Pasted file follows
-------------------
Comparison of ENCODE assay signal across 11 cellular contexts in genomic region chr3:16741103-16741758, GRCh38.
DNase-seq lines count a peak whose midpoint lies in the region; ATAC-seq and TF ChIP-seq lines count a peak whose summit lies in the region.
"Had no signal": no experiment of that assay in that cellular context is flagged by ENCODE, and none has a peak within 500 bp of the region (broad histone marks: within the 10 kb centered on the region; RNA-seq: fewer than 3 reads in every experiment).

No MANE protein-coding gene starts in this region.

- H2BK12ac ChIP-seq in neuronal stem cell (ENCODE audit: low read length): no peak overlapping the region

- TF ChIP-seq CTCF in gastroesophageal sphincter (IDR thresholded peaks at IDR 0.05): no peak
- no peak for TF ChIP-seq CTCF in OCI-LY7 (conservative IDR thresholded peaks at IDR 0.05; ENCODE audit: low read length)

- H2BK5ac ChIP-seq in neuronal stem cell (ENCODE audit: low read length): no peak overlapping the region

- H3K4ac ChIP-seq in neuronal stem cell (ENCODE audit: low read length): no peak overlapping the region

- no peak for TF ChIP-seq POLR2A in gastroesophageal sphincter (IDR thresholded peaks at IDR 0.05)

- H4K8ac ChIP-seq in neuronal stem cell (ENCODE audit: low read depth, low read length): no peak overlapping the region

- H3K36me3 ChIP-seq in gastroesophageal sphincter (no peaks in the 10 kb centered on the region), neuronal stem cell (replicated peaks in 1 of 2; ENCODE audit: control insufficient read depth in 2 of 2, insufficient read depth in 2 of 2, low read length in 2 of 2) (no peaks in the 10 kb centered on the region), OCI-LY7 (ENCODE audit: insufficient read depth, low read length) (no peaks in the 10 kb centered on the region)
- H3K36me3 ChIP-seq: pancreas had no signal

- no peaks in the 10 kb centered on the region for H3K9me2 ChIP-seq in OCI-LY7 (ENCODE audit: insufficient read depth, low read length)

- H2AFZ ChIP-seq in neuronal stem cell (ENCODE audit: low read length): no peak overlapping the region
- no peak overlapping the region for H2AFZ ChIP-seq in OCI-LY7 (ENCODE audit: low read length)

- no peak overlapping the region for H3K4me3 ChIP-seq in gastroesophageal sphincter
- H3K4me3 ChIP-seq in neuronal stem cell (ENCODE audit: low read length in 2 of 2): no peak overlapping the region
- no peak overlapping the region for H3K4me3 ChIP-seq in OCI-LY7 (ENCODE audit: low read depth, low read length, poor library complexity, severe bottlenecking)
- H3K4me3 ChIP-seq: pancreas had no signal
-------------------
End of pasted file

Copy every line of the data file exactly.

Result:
Comparison of ENCODE assay signal across 11 cellular contexts in genomic region chr3:16741103-16741758, GRCh38.
DNase-seq lines count a peak whose midpoint lies in the region; ATAC-seq and TF ChIP-seq lines count a peak whose summit lies in the region.
"Had no signal": no experiment of that assay in that cellular context is flagged by ENCODE, and none has a peak within 500 bp of the region (broad histone marks: within the 10 kb centered on the region; RNA-seq: fewer than 3 reads in every experiment).

No MANE protein-coding gene starts in this region.

- H2BK12ac ChIP-seq in neuronal stem cell (ENCODE audit: low read length): no peak overlapping the region

- TF ChIP-seq CTCF in gastroesophageal sphincter (IDR thresholded peaks at IDR 0.05): no peak
- no peak for TF ChIP-seq CTCF in OCI-LY7 (conservative IDR thresholded peaks at IDR 0.05; ENCODE audit: low read length)

- H2BK5ac ChIP-seq in neuronal stem cell (ENCODE audit: low read length): no peak overlapping the region

- H3K4ac ChIP-seq in neuronal stem cell (ENCODE audit: low read length): no peak overlapping the region

- no peak for TF ChIP-seq POLR2A in gastroesophageal sphincter (IDR thresholded peaks at IDR 0.05)

- H4K8ac ChIP-seq in neuronal stem cell (ENCODE audit: low read depth, low read length): no peak overlapping the region

- H3K36me3 ChIP-seq in gastroesophageal sphincter (no peaks in the 10 kb centered on the region), neuronal stem cell (replicated peaks in 1 of 2; ENCODE audit: control insufficient read depth in 2 of 2, insufficient read depth in 2 of 2, low read length in 2 of 2) (no peaks in the 10 kb centered on the region), OCI-LY7 (ENCODE audit: insufficient read depth, low read length) (no peaks in the 10 kb centered on the region)
- H3K36me3 ChIP-seq: pancreas had no signal

- no peaks in the 10 kb centered on the region for H3K9me2 ChIP-seq in OCI-LY7 (ENCODE audit: insufficient read depth, low read length)

- H2AFZ ChIP-seq in neuronal stem cell (ENCODE audit: low read length): no peak overlapping the region
- no peak overlapping the region for H2AFZ ChIP-seq in OCI-LY7 (ENCODE audit: low read length)

- no peak overlapping the region for H3K4me3 ChIP-seq in gastroesophageal sphincter
- H3K4me3 ChIP-seq in neuronal stem cell (ENCODE audit: low read length in 2 of 2): no peak overlapping the region
- no peak overlapping the region for H3K4me3 ChIP-seq in OCI-LY7 (ENCODE audit: low read depth, low read length, poor library complexity, severe bottlenecking)
- H3K4me3 ChIP-seq: pancreas had no signal